When a man makes the decision to finally pop the question, this starts a whole other set of worries: the ring. Determining how much to spend and what you will be able to get for your money creates a tremendous source of anxiety in many grooms-to-be. A little planning ahead can ease your stress.
Most sources say to spend the equivalent of two months of salary on an engagement ring. This means that if you earn $4,000 per month, you should spend at least $8,000 for the ring. This is a lot of money for anyone. This amount was actually arbitrarily created through a DeBeers marketing campaign during World War II with the slogan, "A diamond is forever." It was a great marketing plan that sold more diamonds and created a precedence for ring purchases. If you are eager to pop the question and don't have $8,000 to spend on a ring, think about the amount you can afford and what type of ring you can get for it.
While it is suggested that you spend two month's worth of salary on your fiance's engagement ring, realize this is only a guideline. In fact, men spend from $2,600 to $4,000 on an engagement ring on average. The actual amount a man spends on the ring has a lot to do with what resources are available when he proposes. For younger men who are starting savings programs, retirement planning and home purchases, getting a nice but less expensive ring makes much more sense. Men under the age of 24 have a median income of $31,000 which means young men are spending about one month's salary on rings.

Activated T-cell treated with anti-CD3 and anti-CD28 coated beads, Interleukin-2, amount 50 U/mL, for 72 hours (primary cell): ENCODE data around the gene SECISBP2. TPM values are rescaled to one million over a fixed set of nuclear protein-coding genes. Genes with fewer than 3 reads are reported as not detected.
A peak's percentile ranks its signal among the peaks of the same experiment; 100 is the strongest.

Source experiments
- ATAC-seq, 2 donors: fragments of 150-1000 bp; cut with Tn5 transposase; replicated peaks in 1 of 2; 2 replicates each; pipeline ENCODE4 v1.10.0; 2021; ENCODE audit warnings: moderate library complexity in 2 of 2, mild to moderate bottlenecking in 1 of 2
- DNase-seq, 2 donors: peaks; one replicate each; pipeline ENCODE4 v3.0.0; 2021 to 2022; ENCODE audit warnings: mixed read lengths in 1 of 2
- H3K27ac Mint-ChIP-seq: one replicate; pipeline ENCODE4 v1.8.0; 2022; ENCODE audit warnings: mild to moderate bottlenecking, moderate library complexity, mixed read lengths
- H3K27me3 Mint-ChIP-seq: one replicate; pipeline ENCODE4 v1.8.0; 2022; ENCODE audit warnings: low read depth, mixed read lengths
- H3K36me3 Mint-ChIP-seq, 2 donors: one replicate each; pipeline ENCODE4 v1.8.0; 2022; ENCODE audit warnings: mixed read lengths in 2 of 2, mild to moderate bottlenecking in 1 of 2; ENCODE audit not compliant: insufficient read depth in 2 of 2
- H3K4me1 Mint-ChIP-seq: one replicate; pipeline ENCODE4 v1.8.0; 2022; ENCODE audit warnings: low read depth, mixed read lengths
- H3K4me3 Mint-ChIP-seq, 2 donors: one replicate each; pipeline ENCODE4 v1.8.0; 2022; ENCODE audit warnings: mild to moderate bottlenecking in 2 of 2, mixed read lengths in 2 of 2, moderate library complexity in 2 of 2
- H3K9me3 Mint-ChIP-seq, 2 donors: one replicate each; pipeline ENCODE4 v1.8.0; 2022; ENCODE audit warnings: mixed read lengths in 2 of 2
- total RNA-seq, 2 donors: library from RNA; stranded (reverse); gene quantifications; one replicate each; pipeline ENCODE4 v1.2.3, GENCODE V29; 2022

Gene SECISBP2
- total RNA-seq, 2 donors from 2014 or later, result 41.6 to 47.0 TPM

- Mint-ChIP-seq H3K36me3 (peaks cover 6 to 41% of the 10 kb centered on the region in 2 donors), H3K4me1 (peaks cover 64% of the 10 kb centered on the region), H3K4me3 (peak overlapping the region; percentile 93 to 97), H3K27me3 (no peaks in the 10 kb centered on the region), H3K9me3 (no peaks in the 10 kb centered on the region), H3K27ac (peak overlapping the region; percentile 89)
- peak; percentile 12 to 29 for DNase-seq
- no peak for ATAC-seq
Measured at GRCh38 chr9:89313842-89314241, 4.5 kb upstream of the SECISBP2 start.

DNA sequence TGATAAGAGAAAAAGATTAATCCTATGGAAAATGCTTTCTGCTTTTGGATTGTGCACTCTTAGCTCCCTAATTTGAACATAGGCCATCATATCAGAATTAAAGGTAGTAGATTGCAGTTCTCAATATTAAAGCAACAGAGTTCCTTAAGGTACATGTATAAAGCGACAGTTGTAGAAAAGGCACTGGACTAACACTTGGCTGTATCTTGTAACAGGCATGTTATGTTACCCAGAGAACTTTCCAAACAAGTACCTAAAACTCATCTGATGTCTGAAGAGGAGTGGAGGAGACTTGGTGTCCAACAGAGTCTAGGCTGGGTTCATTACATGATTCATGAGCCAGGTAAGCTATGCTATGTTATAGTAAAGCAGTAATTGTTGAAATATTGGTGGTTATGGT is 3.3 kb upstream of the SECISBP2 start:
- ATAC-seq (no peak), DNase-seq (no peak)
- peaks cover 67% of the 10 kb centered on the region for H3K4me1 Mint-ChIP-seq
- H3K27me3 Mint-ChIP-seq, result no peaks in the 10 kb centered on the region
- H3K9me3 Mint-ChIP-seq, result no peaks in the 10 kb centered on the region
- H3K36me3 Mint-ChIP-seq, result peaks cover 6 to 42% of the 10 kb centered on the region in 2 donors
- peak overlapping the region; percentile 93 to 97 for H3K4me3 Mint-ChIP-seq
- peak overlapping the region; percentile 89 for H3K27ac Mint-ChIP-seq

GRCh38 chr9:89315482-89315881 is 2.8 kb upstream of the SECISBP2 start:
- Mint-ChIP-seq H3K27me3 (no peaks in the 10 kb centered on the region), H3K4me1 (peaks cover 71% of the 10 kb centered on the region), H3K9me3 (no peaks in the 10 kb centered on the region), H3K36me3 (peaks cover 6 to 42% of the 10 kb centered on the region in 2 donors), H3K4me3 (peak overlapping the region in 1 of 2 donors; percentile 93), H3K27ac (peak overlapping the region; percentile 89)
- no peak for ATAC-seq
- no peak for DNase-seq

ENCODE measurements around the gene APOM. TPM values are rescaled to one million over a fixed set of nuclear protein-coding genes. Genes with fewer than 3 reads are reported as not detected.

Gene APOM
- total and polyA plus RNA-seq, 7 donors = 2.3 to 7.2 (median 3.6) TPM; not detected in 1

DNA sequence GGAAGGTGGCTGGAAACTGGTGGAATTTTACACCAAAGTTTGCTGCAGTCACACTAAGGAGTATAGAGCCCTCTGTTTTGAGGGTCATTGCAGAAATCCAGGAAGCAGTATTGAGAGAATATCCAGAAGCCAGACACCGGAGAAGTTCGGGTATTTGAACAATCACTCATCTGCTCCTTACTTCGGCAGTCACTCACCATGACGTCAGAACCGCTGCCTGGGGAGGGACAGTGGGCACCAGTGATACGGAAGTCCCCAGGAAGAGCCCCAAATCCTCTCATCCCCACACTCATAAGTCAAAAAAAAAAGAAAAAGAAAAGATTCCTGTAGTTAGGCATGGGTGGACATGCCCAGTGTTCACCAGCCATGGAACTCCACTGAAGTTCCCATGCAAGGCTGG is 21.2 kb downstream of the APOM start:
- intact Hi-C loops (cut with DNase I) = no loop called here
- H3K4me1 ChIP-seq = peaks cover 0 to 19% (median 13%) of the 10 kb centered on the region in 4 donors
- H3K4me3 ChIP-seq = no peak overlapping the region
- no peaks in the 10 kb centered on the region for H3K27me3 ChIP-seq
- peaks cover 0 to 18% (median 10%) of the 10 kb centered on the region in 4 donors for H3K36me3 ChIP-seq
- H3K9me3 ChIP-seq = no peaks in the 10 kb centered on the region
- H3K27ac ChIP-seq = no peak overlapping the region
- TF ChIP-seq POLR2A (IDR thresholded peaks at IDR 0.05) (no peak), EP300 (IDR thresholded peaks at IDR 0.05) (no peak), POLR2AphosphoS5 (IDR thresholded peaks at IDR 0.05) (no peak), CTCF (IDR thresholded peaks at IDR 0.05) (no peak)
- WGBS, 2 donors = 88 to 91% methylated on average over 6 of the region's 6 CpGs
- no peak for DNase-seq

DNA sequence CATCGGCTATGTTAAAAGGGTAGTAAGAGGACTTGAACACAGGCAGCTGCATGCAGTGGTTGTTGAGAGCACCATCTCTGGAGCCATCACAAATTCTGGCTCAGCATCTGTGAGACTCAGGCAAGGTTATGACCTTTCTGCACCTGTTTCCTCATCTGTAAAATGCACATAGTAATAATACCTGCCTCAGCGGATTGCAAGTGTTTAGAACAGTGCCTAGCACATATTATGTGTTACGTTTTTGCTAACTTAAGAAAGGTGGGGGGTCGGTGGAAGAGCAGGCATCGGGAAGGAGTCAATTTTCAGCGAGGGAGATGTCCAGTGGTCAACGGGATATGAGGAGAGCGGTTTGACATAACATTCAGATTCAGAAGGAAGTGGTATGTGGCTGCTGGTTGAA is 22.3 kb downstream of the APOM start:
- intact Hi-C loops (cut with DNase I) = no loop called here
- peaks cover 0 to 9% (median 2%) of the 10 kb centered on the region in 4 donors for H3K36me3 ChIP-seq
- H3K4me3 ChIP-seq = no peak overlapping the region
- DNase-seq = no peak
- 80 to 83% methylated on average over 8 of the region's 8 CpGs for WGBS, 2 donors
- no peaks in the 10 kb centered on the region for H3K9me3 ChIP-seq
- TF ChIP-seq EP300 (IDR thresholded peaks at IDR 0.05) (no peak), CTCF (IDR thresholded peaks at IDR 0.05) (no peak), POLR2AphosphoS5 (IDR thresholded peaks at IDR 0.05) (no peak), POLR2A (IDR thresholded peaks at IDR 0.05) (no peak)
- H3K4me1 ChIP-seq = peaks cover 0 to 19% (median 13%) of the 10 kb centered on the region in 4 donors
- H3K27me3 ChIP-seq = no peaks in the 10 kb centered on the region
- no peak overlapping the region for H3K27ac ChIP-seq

Some men receive a ring from a member of their family. This may be an heirloom from a grandmother or great-grandmother. Of course this type of engagement ring transcends price since it comes with the invitation into generations of family history. Your fiance should not worry about an appraisal value on the ring but should instead be honored that your family finds her worthy enough to care for the heirloom.
The Four C's
What is more important than the amount spent is getting a quality diamond for the money that you do spend. Shop around and find the best diamond for your price range. This is most often determined by the four C's of diamonds: clarity, cut, color and carat weight. Clarity refers to a diamond with few or no blemishes. Diamonds come in several color types and have a grading system for each color. The cut is a credit to the craftsman who created the bevels on the stone, its finish and polish of the stone. Carat is the size, and women generally like bigger.